What is the relationship between regular physical activity and vaccination against COVID-19 in healthcare workers?

In a recently published study in the British Journal of Sports MedicineResearchers examined the association between daily physical activity (PA) and vaccination against Coronavirus disease 2019 (COVID-19) in HCWs (health care workers).

Study: Association between regular physical activity and the protective effect of vaccination against SARS-CoV-2 in a South African case-control study. Credit: YanLev/Shutterstock

background

COVID-19 has resulted in significant morbidity and mortality worldwide. Studies have reported that both PA and vaccinations independently reduce the risk of SARS-CoV-2 (Severe Acute Respiratory Syndrome Coronavirus 2) infection consequences such as hospitalizations, intensive care unit (ICU) admissions and deaths.

About the study

In the present case-control study with a negative test result, the researchers examined the connection between PA and vaccination against SARS-CoV-2.

The retrospective study was conducted between February 16, 2021 and October 30, 2021 and used anonymized data from adult Discovery Health and Vitality (DHV) clients relating to demographics, chronic conditions, operational information and pathological exam reports. The team obtained COVID-19 data from Discovery Health’s preauthorization records.

PA records were obtained from Vitality data, including measured PA information from wearable health devices (PA minutes, heart rate, and step count), mass events, and timed gym sessions. The frequency, duration, and type of PA were recorded as part of Vitality Health’s behavior modification program.

COVID-19 polymerase chain reaction (PCR) reports from 258,293 DHV members between February 15 and October 31, 2021 were analyzed. The team excluded test reports from non-Ad26.COV2.S-COVID-19 vaccinees, indeterminate results and SARS-CoV-2 negative results within three weeks of SARS-CoV-2 positive results.

The team estimated SARS-CoV-2-associated hospitalization risks in unvaccinated individuals compared to individuals fully vaccinated with Ad26.COV2.S vaccine doses more than 28 days apart. One hundred ninety-six thousand four hundred and forty-four test participants were divided into three groups based on their PA as high (≥150 minutes of moderate or high-intensity PA weekly), moderate (60 to 149 minutes of moderate or high-intensity PA weekly), or low (<1 hour of moderate or high-intensity PA weekly). Sensitivity analyzes were performed and modified Poisson regression modeling was used for the analysis.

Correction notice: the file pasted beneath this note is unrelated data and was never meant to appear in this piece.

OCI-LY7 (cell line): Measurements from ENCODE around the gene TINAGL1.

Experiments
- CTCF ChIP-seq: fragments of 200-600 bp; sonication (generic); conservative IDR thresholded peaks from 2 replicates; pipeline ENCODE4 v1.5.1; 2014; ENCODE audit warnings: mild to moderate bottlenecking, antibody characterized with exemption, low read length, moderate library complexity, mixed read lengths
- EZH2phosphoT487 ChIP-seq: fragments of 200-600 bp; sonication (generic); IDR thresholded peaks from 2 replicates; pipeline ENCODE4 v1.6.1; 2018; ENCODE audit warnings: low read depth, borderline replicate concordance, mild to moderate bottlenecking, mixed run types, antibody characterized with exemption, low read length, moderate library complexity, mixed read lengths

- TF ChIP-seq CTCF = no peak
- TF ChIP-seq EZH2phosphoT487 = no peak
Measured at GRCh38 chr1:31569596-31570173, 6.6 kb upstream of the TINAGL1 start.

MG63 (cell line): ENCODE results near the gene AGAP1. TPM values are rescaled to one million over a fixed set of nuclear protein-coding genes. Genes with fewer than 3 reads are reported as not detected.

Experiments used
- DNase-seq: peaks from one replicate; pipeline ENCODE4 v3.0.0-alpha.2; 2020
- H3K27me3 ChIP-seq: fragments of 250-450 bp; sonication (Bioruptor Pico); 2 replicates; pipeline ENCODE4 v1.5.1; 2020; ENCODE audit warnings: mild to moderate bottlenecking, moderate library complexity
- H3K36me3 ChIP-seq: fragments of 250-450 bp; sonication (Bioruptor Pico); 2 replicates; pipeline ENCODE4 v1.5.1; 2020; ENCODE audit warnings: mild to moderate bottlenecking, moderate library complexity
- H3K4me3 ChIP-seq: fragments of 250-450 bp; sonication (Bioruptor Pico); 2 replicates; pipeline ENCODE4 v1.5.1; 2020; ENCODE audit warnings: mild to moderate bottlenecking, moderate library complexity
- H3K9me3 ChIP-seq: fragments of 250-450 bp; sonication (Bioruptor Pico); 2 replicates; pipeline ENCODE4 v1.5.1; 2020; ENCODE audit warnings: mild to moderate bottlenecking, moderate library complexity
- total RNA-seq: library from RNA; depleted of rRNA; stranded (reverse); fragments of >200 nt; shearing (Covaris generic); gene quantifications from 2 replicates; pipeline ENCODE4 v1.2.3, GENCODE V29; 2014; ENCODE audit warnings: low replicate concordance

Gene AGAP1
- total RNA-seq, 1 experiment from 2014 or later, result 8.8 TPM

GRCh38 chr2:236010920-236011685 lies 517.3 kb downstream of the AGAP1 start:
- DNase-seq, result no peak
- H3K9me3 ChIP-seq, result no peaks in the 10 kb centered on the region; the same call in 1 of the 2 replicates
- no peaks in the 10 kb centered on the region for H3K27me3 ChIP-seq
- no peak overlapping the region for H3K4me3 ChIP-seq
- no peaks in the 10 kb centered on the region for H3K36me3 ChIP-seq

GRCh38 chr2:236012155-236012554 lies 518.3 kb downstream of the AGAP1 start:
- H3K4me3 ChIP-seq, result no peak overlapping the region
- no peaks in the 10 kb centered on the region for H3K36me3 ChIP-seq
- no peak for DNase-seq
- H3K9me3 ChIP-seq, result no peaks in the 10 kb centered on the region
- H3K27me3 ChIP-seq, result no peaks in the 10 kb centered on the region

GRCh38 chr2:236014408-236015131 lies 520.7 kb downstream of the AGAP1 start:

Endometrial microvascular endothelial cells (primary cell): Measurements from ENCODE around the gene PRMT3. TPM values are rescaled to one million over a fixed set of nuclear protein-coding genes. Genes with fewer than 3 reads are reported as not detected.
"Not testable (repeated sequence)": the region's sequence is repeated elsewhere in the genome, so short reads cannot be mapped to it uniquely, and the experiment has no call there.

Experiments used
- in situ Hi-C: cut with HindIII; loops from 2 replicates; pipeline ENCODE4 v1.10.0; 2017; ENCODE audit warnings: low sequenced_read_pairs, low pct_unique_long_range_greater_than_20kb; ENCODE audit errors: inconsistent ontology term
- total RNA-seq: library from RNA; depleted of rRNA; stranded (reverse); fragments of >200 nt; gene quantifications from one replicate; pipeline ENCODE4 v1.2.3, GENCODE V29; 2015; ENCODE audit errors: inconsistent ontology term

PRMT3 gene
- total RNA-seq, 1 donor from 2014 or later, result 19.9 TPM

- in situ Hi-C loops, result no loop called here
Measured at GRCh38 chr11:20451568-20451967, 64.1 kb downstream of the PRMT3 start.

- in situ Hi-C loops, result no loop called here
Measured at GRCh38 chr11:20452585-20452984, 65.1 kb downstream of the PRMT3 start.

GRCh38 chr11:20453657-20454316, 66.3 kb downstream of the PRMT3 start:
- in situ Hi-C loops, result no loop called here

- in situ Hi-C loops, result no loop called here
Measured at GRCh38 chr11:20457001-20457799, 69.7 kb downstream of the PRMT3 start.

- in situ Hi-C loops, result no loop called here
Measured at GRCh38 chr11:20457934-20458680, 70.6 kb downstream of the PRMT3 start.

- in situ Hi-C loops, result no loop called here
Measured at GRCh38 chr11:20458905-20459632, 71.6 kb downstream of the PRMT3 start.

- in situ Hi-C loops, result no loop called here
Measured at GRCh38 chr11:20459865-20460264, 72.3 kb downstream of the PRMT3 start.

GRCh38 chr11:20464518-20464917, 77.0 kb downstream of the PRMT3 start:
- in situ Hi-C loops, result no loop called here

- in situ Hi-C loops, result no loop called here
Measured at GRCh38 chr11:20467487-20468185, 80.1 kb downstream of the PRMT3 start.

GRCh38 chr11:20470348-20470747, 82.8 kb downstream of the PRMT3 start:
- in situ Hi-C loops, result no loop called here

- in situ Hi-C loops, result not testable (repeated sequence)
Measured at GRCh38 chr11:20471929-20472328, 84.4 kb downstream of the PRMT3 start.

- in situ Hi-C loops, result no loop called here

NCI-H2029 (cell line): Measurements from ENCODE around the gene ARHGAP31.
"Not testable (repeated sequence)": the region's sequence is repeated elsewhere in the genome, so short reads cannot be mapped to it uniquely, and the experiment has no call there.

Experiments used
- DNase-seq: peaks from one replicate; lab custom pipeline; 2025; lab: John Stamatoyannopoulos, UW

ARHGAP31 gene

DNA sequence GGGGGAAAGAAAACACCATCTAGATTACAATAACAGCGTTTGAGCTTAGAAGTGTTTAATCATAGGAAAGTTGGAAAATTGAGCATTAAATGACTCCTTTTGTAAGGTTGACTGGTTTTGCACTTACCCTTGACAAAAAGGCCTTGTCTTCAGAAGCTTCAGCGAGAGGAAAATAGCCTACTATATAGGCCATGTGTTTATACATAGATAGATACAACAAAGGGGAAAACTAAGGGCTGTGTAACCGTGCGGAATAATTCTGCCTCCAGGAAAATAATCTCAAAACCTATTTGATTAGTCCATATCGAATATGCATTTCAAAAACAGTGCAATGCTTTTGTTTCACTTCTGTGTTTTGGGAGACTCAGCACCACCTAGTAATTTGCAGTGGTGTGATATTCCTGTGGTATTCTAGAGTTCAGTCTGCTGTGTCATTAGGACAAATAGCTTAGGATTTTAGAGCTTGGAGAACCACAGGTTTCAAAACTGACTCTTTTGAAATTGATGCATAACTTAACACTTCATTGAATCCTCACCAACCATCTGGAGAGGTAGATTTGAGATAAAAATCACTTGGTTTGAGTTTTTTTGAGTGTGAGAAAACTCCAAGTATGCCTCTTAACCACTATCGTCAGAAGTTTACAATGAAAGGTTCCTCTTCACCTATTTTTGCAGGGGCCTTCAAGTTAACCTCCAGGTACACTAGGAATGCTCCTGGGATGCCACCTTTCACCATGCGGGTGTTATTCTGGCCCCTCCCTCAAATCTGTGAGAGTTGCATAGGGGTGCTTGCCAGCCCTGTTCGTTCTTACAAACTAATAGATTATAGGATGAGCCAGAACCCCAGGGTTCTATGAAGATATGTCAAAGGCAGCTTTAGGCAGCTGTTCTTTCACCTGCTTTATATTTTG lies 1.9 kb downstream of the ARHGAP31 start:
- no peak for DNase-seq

results and discussion

A total of 269,101 patients with SARS-CoV-2 positive PCR reports were initially enrolled, of whom 10,198 were excluded because they were less than 18 years old. In addition, 4,957 people were excluded due to negative test reports within three weeks of positive results, and 6,239 people were excluded due to negative results in the previous week with negative results.

In addition, 1,965 patients were excluded based on previous positive reports within six weeks, 69 were excluded because they had received multiple COVID-19 vaccines, 402 had missing data, 20,003 were excluded due to a second vaccination and 28,834 were excluded due to missing three random excluded reviews. As a result, 196,444 patients were analyzed, of which 79,952, 62,721 and 53,771 patients belonged to the high, moderate and low PA groups, respectively.

Within the low, moderate, and high PA groups, 64%, 56%, and 51% of the participants were women, respectively, most participants in all groups were between 18 and 44 years of age, and most of them had no history of COVID-19 . Among those with low PA, 94% and 5% were unvaccinated and fully vaccinated, respectively.

The corresponding percentages were 94% and 5 percent, respectively, for those with moderate PA, and 92% and 7 percent, respectively, for those with high PA. In vaccinated individuals, vaccine efficacy (VE) values ​​against SARS-CoV-2-associated hospitalizations for low, moderate, and high PA were 60%, 72%, and 86%, respectively.

Compared to COVID-19 vaccinees with low PA, those with high and moderate PA had a 2.8-fold and 1.4-fold reduced risk of SARS-CoV-2-associated hospitalization, respectively. Analyzing PCR reports from a cohort of admitted patients, the COVID-19 uptake VE in the fully vaccinated subjects in the low, moderate, and high PA groups was 39%, 47%, and 70%, respectively.

Using a single multinomial modified Poisson regression model, a 92% VE was observed for high PA vaccinated individuals relative to low PA unvaccinated individuals. Bayesian modeling analysis showed a 25% VE difference between high-PA and low-PA vaccinated individuals relative to the low-PA unvaccinated individuals.

The results of the main analysis and the sensitivity analysis were comparable. Higher VE in active individuals could be due to several factors, including psychosocial factors, elevated antibody titers (particularly salivary immunoglobulin A), and enhanced T-lymphocyte (particularly CD4 helper T-lymphocyte) responses. PA has also been reported to regulate mitochondrial biogenesis.

Conclusion

Overall, the study results showed that higher PA levels were associated with improved VE against SARS-CoV-2-associated hospital admissions. Therefore, the Public Health Bulletin should promote PA as a cheap and easy way to improve VE to mitigate the risks of COVID-19 severity levels.

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